Nearly 300 people signed up to testify before the D.C. Council Tuesday on what might sound like an obscure subject: the city’s Comprehensive Plan.
More than just a turgid government document, the plan is a roadmap for the District’s future development. It establishes the city’s guiding principles over the next 20 years for land use, economic development, environmental protection, transportation and beyond. But as officials prepare to update the roadmap for the first time in seven years, some activists and nonprofit groups worry the process is steering the city toward a less equitable future.
The Office of Planning has proposed a slew of updates to the plan’s framework — the guiding document that sets the tone for the rest of the plan — and most haven’t attracted much controversy. But at a hearing at the Wilson Building on March 20, two points in particular had witnesses fired up: They said the plan doesn’t make a sincere commitment to preserving and building more affordable housing, and that it makes it much harder for residents to appeal development they believe could worsen gentrification.
“The agencies and the city are not really working to make sure that the displacement crisis is addressed,” said Empower DC Executive Director Parisa Norouzi outside the hearing. “Are we building exclusive communities for wealthier single people? Yes, we are. Is that what we should be doing, given evidence of the need that exists in the city? No.”
In its proposed updates, the Office of Planning mentions affordability multiple times. For example, one new passage reads, “The degree to which the District’s family-sized housing stock can be retained or expanded, and remain affordable is … critical.” But many say the updates fall short of a real pledge to keep low-income people in their homes.
Cheryl Cort, policy director for the Coalition for Smarter Growth, says the District could mitigate displacement by investing more in the D.C. Local Rent Supplement Program and Housing Production Trust Fund (although a recent audit alleges the fund is seriously mismanaged). But above all, she says, the city must build more places for people to live.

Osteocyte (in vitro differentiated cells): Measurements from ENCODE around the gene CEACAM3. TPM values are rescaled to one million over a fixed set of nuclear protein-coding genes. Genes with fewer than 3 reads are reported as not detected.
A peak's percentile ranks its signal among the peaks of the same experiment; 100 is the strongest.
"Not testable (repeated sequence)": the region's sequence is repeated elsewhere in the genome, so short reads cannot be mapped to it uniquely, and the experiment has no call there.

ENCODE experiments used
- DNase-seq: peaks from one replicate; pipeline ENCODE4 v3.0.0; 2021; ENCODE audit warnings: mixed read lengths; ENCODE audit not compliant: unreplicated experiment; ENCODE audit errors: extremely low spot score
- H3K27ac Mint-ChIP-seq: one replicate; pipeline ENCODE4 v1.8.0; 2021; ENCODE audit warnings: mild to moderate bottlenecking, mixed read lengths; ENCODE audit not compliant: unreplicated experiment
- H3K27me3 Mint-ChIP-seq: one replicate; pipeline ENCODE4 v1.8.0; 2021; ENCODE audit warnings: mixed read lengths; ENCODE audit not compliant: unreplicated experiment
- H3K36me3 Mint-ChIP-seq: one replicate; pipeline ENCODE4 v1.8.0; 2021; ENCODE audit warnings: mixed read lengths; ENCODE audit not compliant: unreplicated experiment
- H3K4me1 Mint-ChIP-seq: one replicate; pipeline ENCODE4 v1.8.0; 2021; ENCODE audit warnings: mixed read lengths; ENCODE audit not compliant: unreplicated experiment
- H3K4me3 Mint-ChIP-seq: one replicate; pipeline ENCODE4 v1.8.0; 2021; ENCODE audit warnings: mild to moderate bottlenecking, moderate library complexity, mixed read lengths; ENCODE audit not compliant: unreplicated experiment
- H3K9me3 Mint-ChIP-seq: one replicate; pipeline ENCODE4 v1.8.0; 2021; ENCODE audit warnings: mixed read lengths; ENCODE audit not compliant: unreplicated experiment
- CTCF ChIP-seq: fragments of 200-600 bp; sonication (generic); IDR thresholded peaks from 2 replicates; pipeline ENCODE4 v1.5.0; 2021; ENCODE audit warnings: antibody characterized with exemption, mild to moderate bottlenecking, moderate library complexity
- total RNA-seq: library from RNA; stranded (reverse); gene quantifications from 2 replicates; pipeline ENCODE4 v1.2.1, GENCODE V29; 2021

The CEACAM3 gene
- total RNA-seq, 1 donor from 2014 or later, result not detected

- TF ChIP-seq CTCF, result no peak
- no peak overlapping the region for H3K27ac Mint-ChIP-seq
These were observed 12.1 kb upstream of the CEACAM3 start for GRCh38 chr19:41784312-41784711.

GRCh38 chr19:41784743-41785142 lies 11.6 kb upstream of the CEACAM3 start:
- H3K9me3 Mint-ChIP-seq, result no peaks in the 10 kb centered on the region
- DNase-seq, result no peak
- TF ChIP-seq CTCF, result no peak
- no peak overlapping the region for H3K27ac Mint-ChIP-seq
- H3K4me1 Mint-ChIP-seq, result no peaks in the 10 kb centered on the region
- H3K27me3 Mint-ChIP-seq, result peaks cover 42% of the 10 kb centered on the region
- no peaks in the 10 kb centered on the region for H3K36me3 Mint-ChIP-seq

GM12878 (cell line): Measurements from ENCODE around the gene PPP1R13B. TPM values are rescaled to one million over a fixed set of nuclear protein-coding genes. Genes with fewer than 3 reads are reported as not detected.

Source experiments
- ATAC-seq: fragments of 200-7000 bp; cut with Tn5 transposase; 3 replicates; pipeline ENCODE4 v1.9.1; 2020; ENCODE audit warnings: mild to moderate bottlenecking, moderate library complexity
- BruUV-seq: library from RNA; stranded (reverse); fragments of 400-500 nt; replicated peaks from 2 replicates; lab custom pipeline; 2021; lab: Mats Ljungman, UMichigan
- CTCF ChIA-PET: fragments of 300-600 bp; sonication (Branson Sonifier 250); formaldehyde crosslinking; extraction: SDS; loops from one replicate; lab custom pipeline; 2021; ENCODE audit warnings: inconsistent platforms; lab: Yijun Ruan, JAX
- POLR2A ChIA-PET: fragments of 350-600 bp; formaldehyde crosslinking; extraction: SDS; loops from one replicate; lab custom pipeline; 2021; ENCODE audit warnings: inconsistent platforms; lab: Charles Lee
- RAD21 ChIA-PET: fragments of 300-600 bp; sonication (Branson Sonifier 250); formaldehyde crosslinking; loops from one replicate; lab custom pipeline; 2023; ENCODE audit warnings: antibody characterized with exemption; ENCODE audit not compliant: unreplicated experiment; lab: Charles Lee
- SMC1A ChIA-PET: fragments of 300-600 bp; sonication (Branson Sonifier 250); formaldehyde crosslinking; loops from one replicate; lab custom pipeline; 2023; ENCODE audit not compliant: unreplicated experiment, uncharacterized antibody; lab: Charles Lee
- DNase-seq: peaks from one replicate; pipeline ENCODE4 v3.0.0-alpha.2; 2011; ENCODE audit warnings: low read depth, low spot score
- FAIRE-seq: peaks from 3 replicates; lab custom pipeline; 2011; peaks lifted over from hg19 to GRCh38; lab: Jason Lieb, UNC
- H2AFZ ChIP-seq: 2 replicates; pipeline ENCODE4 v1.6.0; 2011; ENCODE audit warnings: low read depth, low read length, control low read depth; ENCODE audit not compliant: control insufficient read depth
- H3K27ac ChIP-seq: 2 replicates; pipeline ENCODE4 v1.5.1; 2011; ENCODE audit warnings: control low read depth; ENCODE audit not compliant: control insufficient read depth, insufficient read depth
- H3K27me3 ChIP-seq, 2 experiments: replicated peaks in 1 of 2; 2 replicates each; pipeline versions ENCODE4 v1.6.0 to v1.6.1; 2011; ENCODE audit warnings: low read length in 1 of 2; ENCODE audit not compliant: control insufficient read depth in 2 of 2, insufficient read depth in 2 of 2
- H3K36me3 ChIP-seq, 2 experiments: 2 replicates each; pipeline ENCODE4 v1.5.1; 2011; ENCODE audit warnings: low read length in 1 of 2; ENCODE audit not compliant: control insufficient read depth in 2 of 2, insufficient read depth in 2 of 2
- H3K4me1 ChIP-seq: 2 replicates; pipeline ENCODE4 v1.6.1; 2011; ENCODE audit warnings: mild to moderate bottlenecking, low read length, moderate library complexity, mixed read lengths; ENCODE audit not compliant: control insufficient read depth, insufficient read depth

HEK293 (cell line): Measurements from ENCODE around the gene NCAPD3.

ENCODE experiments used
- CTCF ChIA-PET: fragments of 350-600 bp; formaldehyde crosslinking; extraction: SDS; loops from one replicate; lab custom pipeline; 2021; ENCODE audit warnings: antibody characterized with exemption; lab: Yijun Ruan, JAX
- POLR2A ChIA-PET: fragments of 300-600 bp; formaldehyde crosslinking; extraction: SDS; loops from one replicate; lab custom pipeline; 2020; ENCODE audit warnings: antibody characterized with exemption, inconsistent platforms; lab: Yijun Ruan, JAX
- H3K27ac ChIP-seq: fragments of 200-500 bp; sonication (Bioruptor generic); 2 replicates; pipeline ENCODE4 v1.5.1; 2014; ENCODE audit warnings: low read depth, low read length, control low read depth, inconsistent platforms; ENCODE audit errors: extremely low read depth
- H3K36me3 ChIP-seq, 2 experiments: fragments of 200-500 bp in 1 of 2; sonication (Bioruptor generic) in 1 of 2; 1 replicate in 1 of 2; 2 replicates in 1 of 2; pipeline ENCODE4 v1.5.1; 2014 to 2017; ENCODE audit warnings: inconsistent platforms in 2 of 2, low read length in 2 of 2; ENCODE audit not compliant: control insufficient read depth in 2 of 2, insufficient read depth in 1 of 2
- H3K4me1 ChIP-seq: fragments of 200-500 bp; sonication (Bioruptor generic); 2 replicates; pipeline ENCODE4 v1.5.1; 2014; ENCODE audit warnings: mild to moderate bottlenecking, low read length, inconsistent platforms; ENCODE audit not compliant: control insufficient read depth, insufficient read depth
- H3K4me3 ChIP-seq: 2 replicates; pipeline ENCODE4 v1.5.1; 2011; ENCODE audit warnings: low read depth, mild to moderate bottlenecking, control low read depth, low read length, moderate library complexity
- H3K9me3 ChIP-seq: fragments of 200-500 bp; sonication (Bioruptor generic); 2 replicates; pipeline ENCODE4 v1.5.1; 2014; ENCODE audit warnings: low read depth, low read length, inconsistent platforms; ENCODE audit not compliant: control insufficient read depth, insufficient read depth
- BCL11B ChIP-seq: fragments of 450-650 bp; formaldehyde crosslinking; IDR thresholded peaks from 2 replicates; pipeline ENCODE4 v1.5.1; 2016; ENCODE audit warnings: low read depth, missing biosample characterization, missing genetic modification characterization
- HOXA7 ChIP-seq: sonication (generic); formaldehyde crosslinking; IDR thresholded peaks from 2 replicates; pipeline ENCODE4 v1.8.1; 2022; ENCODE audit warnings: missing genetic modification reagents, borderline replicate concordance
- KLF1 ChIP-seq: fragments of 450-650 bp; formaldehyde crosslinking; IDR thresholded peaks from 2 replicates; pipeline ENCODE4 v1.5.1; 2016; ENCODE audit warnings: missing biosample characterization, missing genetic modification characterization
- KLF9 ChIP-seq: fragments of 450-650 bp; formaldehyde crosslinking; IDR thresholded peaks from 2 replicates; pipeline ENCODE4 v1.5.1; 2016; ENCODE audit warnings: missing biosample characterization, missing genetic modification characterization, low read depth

“We need more housing to keep up with demand,” Cort said Monday, “so we can hold down rising prices that are caused by not having enough supply.”
That’s where groups like Empower DC and the Coalition for Smarter Growth diverge. Affordable-housing advocates have chosen to battle gentrification by stopping development in its tracks, a strategy critics dismiss as short-sighted. Activist Chris Otten, who heads the group D.C. for Reasonable Development, has been particularly successful at appealing projects in federal court, miring developers in red tape for months. In some cases, he’s managed to block development altogether, successfully arguing that certain projects violate the Comprehensive Plan. One legal dispute with an Adams Morgan hotel developer didn’t stop the hotel from being built, but it won a group of residents, led by Otten, a $2 million settlement.
Norouzi says taking developers to court is the most effective way to put power back in the public’s hands. “The reason why people are appealing is because nobody’s looking out for the residents,” she said.
The string of legal challenges has struck fear into the hearts of developers, but it hasn’t stopped development altogether. Now some builders are choosing to circumvent the public process — called Planned Unit Development — that makes them vulnerable to appeals. The move is creating unintended consequences, observers say.
The city relies on the PUD process to extract better community amenities from developers, such as more affordable units than are legally required. D.C. Planning Director Eric Shaw has said that PUDs produced 2,530 affordable units in FY 2017, 19 percent of all new apartments built that year.
The last thing housing advocates should want, says David Alpert of nonprofit Greater Greater Washington, is to prevent residents from striking better deals with developers.
“The recent court decisions, some of them call into question whether any community benefits agreement can be negotiated, agreed to, and then enforced without someone simply bringing a lawsuit and trying to overturn the entire thing,” Alpert said.
At Tuesday’s hearing, Alpert criticized activists’ tactics as “filibustering,” and voiced his support for a proposed update to the Comprehensive Plan that would protect the Planned Unit Development process from being hijacked.
“A few people can delay or halt even something which has had robust community input and support,” Alpert said at the hearing. “Is a land-use system, where no matter the community support, anything can be filibustered, really good government?”
But while witnesses at Tuesday’s hearing didn’t agree on how D.C. government should control skyrocketing housing prices, they concurred that the city is in the midst of an affordability crisis that the Comprehensive Plan must address. That idea found support among Council members who spoke before the hearing.
“The Comprehensive Plan has potential to impact the cost of housing, incomes and other things that could lead to displacement,” said Ward 5 Council member Kenyan McDuffie, “and government has a responsibility to minimize displacement at all costs.”
The Council took no decisive action Tuesday, and lawmakers expect to negotiate changes to the planning document in the coming months.